This paper draws together the extensive and growing body of experience with the institutionalization of government M&E systems, particularly those in developing countries. Using Chile as an example, the paper outlines what ‘success’ looks like; but the point is made that it is dangerous to look for best-practice country examples. Each country is unique, in terms of its starting point and also in terms of the destination to which it aspires -- much depends on the particular uses of M&E information for which the system is being designed. That said, a number of lessons and success factors are identified, as well as a number of mistakes to avoid.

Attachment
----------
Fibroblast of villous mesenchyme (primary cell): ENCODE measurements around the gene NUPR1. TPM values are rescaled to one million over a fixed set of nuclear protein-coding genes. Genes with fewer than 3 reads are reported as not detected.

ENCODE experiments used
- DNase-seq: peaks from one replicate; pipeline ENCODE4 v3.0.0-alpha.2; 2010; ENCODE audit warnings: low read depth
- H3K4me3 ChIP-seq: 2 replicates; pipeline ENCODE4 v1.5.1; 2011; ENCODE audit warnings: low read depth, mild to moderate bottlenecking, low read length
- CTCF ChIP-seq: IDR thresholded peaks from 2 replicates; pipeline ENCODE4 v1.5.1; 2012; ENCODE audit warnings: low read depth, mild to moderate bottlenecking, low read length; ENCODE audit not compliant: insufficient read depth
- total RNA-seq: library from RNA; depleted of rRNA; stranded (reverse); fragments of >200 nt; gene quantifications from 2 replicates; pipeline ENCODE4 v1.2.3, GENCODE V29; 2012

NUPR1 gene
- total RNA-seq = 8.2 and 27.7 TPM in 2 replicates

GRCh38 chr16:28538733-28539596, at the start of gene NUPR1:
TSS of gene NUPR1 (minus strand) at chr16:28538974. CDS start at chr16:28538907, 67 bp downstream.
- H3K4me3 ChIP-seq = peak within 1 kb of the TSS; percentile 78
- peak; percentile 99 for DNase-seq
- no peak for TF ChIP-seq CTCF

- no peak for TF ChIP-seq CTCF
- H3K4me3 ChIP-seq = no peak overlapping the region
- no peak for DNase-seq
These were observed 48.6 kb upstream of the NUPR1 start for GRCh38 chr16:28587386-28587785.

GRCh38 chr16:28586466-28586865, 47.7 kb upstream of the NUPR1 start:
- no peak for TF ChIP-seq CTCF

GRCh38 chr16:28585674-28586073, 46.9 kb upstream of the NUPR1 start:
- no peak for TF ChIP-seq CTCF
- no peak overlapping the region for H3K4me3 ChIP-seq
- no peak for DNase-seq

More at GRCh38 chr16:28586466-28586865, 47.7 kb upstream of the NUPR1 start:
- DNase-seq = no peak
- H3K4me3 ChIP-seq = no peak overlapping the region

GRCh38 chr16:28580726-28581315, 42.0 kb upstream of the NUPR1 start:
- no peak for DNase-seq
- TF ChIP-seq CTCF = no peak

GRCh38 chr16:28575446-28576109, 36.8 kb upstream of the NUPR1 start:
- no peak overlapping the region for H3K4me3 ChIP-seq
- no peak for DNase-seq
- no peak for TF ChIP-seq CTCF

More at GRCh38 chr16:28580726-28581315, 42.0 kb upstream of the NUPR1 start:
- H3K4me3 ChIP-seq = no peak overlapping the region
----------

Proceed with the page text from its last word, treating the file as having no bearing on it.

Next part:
The paper also considers international trends and influences on country efforts to institutionalize M&E, such as the demonstration effect of rich countries which have achieved such institutionalization, pressures on governments to provide more services in a climate of fiscal constraints, and the greater emphasis of international donors on the achievement of measurable results. Finally, the paper discusses the special case of Africa and the types of M&E issue which countries in that region face.
The paper provides a large number of references to studies on the institutionalization of M&E systems.
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